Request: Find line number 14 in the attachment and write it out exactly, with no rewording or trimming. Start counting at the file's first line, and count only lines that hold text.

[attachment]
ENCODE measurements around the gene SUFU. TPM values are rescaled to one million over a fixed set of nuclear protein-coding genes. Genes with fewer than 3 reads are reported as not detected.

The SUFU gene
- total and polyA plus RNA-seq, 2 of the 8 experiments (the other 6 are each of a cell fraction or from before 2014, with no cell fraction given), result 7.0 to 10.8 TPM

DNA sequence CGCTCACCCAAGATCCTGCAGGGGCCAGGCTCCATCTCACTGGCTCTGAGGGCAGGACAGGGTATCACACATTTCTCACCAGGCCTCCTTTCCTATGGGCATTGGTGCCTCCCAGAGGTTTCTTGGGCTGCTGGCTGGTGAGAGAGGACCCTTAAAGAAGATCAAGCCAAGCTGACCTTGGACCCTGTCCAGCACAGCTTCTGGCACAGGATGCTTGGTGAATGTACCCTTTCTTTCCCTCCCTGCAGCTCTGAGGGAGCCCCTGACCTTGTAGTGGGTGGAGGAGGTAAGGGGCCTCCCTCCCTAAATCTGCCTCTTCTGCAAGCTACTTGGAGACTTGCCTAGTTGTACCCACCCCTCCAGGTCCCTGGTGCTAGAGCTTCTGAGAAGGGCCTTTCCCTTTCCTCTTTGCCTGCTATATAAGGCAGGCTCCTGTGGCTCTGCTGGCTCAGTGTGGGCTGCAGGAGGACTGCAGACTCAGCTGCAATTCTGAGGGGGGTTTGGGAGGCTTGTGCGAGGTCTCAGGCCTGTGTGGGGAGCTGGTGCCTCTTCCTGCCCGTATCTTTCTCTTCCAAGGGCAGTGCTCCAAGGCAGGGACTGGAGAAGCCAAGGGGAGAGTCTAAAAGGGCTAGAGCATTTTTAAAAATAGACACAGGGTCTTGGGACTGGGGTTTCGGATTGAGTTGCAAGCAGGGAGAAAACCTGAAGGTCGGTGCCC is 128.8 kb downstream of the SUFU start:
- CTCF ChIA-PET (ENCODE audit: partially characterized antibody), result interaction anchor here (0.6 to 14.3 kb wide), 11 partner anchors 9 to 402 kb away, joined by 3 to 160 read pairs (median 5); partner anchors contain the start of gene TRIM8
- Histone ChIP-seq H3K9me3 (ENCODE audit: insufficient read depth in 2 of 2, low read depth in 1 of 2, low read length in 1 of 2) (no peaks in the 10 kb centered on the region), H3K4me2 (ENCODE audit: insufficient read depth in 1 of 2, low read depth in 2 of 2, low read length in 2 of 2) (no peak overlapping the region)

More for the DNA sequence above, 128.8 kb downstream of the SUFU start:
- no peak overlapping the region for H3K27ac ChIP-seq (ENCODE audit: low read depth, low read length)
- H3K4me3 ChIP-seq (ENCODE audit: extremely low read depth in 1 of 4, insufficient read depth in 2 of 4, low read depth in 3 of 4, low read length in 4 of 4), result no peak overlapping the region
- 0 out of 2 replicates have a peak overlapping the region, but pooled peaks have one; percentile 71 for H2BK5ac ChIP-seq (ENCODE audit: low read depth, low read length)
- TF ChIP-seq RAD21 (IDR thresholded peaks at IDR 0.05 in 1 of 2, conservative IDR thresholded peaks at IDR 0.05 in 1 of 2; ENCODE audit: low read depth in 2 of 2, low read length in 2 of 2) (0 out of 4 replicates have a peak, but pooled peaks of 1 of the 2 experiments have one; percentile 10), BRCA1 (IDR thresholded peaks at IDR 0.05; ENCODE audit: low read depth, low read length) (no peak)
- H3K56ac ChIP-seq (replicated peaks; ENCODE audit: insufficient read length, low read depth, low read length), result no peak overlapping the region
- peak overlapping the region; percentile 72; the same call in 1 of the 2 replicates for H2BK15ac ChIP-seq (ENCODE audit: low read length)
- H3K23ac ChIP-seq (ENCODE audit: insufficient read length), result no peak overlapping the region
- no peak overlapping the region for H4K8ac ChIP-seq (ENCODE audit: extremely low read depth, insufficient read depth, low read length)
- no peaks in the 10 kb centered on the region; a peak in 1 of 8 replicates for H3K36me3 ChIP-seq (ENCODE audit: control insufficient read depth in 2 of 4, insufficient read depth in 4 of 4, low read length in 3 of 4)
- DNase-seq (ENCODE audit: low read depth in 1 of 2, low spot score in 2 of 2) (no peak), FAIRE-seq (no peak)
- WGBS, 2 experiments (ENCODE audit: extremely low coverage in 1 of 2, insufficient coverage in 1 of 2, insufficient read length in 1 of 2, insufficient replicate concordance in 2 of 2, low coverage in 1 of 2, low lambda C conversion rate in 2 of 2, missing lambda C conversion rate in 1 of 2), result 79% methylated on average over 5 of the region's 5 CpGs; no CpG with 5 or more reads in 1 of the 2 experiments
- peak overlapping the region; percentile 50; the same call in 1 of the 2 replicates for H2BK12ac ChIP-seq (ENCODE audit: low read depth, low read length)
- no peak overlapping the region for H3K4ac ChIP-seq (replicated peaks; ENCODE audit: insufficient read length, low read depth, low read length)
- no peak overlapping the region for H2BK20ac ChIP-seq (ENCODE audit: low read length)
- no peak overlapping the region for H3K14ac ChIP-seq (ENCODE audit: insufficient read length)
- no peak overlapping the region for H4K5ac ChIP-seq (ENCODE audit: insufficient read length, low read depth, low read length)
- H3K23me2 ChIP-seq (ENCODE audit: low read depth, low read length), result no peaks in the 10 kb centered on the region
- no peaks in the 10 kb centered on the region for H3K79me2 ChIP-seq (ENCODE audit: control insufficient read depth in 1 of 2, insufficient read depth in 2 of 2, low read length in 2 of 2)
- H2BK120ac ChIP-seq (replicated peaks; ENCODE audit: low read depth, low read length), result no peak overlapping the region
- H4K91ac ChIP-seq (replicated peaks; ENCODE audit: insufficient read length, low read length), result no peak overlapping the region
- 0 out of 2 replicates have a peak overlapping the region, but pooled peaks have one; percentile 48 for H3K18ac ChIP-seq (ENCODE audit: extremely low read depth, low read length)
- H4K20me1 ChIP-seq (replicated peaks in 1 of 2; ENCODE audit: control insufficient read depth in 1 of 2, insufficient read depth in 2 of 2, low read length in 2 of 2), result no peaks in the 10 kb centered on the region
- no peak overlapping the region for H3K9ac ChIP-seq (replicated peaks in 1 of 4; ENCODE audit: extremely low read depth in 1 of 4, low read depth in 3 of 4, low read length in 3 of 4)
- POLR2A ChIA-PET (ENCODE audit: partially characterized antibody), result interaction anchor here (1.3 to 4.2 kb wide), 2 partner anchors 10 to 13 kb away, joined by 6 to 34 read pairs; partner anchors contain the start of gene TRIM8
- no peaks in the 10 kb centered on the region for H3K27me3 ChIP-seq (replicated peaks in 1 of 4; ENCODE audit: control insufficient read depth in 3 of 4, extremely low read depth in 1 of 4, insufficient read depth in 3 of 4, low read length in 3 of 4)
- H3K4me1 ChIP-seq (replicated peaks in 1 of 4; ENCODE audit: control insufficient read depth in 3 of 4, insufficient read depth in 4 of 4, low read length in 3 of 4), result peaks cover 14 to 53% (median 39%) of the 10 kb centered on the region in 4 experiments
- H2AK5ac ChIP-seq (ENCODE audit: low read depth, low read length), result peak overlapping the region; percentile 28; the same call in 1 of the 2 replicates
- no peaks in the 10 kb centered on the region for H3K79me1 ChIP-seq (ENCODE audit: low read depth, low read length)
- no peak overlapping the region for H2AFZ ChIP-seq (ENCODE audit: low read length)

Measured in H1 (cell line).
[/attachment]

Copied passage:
- H3K23ac ChIP-seq (ENCODE audit: insufficient read length), result no peak overlapping the region